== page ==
Unfortunately, with sixteen pages, that meant every character wound up being cut down to some degree. For instance, originally during the combat sequence with Fallback's team and the Insecticon Clones, I had panels planned out to highlight the relationship between Chromia and Flareup, where we would see Chromia acting as a mentor/protector figure to Flareup. There were going to be allusions to Firestar (Flareup's mentor/trainer) having been killed in the last Great War, but that all got cut to get the story moving along. I also wanted to give Fallback some more to do, really show how he was a team leader. One idea, that was never written, was to have him take on Deathsaurus with the axe weapon, but ultimately I wanted Ironhide to do that. We were also going to see him take on Deathsaurus in an attempt to save a team member, show his selfless side, another idea I had to ditch early on.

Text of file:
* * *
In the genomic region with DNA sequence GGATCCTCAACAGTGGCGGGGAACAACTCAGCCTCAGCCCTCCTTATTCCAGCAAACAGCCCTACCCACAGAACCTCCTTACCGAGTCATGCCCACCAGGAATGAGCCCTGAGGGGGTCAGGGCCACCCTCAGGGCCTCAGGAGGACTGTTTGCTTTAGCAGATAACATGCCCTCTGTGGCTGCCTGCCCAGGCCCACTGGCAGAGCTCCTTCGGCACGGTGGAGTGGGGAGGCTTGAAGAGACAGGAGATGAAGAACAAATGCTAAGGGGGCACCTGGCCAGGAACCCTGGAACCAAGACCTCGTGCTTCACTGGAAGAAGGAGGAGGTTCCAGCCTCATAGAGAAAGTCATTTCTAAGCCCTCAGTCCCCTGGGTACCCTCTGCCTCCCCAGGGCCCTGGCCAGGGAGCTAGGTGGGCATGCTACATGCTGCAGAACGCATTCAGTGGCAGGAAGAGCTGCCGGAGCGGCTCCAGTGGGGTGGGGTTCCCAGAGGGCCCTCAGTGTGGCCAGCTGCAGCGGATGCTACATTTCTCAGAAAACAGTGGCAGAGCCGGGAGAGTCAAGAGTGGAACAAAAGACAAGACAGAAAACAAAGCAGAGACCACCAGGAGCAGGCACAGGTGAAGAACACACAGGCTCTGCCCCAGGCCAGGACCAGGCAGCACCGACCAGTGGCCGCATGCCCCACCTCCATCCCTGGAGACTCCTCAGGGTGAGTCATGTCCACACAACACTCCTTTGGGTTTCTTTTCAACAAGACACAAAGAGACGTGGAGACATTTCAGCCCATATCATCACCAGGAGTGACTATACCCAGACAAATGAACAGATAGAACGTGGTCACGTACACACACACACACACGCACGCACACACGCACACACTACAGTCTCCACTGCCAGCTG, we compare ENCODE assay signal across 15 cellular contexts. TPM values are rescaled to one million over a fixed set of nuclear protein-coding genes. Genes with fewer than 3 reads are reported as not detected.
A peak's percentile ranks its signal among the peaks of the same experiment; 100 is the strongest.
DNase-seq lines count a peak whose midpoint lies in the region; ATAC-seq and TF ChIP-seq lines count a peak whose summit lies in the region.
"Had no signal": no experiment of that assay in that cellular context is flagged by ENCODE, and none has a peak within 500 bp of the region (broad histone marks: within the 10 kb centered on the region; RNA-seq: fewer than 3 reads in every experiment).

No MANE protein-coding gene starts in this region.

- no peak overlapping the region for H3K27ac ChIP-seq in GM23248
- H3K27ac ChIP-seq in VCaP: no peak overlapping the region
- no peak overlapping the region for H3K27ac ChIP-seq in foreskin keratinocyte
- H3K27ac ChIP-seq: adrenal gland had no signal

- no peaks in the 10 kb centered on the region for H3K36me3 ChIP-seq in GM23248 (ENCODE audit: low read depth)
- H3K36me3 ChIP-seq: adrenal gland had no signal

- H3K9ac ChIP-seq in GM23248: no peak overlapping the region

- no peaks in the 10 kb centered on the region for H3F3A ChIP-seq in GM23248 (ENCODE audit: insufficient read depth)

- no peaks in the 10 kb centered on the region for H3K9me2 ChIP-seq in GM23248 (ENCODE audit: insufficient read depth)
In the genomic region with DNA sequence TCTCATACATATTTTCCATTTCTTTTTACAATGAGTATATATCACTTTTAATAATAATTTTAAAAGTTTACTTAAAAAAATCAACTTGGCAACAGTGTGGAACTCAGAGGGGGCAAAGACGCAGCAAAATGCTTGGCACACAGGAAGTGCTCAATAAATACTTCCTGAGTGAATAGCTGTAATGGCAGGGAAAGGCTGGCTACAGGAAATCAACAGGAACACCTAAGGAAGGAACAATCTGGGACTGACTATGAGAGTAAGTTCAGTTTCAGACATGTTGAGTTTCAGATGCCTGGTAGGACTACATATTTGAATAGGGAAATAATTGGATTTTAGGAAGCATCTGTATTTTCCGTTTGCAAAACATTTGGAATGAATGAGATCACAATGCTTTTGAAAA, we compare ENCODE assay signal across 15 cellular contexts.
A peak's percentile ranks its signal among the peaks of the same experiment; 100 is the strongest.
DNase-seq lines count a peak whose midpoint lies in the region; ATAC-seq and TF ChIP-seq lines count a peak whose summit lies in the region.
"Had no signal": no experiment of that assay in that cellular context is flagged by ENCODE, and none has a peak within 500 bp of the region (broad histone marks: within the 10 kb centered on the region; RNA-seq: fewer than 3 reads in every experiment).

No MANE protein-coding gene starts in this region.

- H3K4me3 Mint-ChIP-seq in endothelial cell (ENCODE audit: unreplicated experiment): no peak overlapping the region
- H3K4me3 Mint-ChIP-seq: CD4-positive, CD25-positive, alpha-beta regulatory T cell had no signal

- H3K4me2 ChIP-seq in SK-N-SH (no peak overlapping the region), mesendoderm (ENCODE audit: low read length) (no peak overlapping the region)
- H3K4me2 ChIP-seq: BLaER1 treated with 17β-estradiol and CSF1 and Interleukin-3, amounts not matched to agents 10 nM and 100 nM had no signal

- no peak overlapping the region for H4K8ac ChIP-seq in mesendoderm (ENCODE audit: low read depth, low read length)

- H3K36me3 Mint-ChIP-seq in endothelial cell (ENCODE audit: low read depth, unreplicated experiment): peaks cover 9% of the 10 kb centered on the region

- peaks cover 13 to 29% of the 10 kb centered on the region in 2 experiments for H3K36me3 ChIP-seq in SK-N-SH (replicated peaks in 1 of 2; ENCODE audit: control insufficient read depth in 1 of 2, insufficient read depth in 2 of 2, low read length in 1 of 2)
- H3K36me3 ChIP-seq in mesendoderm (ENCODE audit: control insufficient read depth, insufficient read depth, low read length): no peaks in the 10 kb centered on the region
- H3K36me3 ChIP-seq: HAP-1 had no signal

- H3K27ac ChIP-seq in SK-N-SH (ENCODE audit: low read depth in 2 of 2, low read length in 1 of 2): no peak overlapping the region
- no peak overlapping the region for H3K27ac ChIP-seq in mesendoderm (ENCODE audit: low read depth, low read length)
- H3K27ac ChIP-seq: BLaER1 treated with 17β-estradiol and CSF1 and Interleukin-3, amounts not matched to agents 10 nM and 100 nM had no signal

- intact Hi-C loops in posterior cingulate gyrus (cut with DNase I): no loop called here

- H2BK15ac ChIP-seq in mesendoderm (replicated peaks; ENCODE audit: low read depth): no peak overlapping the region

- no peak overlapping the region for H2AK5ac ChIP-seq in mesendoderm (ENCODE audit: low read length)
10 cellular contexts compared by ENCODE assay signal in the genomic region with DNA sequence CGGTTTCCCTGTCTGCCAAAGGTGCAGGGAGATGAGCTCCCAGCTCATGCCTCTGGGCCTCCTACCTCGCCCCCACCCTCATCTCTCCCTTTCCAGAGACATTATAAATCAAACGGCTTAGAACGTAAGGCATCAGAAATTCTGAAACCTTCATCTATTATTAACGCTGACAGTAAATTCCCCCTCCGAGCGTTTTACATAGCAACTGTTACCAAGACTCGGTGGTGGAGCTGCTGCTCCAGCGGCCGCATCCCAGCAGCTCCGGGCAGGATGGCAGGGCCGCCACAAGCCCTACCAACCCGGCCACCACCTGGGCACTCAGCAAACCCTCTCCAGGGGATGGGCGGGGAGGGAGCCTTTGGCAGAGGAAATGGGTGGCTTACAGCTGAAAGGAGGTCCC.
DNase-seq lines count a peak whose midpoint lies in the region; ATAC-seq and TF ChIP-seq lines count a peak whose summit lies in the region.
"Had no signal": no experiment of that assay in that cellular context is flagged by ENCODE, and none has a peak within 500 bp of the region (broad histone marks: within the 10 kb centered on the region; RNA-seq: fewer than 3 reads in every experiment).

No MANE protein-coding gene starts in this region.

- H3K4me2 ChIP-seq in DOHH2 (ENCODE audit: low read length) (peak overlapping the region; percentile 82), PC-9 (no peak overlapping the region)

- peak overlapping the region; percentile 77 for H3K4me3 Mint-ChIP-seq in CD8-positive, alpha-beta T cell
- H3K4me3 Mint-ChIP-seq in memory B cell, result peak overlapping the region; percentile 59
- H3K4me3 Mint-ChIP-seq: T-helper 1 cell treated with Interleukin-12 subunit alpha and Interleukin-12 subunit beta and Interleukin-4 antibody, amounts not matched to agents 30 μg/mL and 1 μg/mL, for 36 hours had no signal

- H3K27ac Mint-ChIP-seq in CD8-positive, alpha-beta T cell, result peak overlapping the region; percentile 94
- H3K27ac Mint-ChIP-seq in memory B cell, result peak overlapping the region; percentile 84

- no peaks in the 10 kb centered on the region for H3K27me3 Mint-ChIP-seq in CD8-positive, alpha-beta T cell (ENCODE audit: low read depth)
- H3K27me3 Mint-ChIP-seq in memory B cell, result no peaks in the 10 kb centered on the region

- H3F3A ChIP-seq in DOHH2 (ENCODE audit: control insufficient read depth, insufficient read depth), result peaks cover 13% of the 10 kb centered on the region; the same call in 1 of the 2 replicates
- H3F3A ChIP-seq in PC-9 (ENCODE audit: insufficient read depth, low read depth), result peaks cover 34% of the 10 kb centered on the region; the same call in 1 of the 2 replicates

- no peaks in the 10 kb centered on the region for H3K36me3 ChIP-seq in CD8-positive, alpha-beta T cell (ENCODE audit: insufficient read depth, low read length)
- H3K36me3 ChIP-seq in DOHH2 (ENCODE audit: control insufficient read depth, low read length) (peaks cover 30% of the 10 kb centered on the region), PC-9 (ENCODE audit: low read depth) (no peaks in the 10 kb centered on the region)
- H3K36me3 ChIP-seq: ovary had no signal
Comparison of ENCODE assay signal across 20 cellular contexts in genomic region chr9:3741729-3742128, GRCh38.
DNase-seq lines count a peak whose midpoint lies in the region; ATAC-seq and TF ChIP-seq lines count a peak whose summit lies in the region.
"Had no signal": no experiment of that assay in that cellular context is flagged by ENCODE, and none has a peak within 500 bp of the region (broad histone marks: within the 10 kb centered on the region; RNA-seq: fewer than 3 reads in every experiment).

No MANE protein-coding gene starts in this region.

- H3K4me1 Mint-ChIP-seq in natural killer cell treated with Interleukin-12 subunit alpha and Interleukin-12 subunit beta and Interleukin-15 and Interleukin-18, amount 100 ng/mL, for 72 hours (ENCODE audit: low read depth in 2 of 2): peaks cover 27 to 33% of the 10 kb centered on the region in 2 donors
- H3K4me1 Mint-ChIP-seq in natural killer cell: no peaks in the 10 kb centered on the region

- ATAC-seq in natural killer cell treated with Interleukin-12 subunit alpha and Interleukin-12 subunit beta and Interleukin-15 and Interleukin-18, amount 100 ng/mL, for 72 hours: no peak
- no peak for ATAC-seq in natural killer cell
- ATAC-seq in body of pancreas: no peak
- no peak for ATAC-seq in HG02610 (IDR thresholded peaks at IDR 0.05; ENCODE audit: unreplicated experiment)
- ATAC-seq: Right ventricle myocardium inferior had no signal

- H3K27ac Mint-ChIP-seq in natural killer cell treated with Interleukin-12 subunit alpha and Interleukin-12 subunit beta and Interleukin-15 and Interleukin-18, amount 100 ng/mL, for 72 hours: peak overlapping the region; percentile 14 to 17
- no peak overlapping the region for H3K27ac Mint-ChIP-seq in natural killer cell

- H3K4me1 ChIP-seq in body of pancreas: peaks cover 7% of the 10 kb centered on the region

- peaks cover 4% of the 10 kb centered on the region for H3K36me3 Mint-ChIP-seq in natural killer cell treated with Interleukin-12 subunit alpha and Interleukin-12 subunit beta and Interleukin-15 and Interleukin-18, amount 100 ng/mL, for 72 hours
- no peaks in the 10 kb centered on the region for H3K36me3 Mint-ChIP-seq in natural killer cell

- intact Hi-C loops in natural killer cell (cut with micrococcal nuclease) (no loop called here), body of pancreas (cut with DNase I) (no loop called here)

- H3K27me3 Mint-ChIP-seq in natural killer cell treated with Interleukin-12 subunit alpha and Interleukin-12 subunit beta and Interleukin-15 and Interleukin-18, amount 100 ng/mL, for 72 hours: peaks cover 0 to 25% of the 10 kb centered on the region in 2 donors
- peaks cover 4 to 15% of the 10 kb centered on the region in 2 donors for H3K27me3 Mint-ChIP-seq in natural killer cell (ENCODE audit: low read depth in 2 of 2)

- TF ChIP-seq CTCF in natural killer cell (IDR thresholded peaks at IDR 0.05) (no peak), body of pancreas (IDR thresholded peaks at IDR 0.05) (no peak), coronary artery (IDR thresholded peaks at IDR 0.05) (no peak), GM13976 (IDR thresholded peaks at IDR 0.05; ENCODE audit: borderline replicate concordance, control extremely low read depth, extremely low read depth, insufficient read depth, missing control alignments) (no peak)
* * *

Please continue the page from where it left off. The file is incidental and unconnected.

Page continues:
Though vestiges of it remained, the original plan was to also give more time to three critical parts of the story:

  1. Ricochet slips away during the Insecticon Clone battle and basically saves the day, but in my original outline we would have actually seen him break into the lab and then save Ratchet and Ironhide. However, I actually think the story works better with his role ambiguous until the end reveal.
  2. When Ironhide and Deathsaurus fight, I had hoped to include more dialogue (with more fighting) to illustrate how the Decepticon/Predacon Empire was crumbling and how furious that made Deathsaurus. The idea was to show what drove him more. Shades of that remain, but I had wanted to include more detail.
  3. When Flamewar intervenes, she and Deathsaurus have words about the Council's interference. However, this entire sequence was originally two pages long. The idea was to illustrate the differences in beliefs between "old school" Decepticon thinking and the more political approach alluded to in Beast Wars with the Tripredacus Council and Ravage's "secret mission". This still comes across, but it is much more blunt than I had originally planned. What was key to get through here was how little respect Flamewar has for Deathsaurus and his kind. She sees herself as a part of the future, and him being a useles relic, and I hope that came out clear.